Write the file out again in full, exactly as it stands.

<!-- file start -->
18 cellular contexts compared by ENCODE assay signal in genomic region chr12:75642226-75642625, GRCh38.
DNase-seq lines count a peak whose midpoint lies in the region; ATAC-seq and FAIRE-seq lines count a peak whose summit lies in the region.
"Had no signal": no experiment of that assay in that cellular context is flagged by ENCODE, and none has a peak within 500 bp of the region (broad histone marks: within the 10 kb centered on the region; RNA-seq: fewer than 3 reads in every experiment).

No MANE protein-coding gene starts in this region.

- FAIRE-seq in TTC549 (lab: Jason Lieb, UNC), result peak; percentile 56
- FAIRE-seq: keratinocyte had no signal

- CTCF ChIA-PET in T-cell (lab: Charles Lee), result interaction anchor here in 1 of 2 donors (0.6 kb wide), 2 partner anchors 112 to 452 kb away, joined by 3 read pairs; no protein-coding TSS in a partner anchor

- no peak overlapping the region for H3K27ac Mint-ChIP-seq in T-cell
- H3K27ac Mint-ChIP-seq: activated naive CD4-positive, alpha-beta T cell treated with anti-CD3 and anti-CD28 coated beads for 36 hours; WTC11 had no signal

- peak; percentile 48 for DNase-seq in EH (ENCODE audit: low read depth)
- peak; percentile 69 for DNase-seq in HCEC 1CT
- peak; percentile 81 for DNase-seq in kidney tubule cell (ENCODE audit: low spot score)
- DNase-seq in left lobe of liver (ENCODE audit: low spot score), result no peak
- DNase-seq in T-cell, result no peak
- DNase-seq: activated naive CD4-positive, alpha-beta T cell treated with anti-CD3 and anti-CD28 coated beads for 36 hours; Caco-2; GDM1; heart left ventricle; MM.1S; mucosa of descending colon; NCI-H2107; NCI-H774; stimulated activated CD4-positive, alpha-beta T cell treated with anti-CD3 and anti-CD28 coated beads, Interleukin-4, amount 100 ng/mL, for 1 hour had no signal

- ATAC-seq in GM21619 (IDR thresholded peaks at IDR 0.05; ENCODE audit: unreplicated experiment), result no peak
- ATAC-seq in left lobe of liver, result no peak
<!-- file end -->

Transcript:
18 cellular contexts compared by ENCODE assay signal in genomic region chr12:75642226-75642625, GRCh38.
DNase-seq lines count a peak whose midpoint lies in the region; ATAC-seq and FAIRE-seq lines count a peak whose summit lies in the region.
"Had no signal": no experiment of that assay in that cellular context is flagged by ENCODE, and none has a peak within 500 bp of the region (broad histone marks: within the 10 kb centered on the region; RNA-seq: fewer than 3 reads in every experiment).

No MANE protein-coding gene starts in this region.

- FAIRE-seq in TTC549 (lab: Jason Lieb, UNC), result peak; percentile 56
- FAIRE-seq: keratinocyte had no signal

- CTCF ChIA-PET in T-cell (lab: Charles Lee), result interaction anchor here in 1 of 2 donors (0.6 kb wide), 2 partner anchors 112 to 452 kb away, joined by 3 read pairs; no protein-coding TSS in a partner anchor

- no peak overlapping the region for H3K27ac Mint-ChIP-seq in T-cell
- H3K27ac Mint-ChIP-seq: activated naive CD4-positive, alpha-beta T cell treated with anti-CD3 and anti-CD28 coated beads for 36 hours; WTC11 had no signal

- peak; percentile 48 for DNase-seq in EH (ENCODE audit: low read depth)
- peak; percentile 69 for DNase-seq in HCEC 1CT
- peak; percentile 81 for DNase-seq in kidney tubule cell (ENCODE audit: low spot score)
- DNase-seq in left lobe of liver (ENCODE audit: low spot score), result no peak
- DNase-seq in T-cell, result no peak
- DNase-seq: activated naive CD4-positive, alpha-beta T cell treated with anti-CD3 and anti-CD28 coated beads for 36 hours; Caco-2; GDM1; heart left ventricle; MM.1S; mucosa of descending colon; NCI-H2107; NCI-H774; stimulated activated CD4-positive, alpha-beta T cell treated with anti-CD3 and anti-CD28 coated beads, Interleukin-4, amount 100 ng/mL, for 1 hour had no signal

- ATAC-seq in GM21619 (IDR thresholded peaks at IDR 0.05; ENCODE audit: unreplicated experiment), result no peak
- ATAC-seq in left lobe of liver, result no peak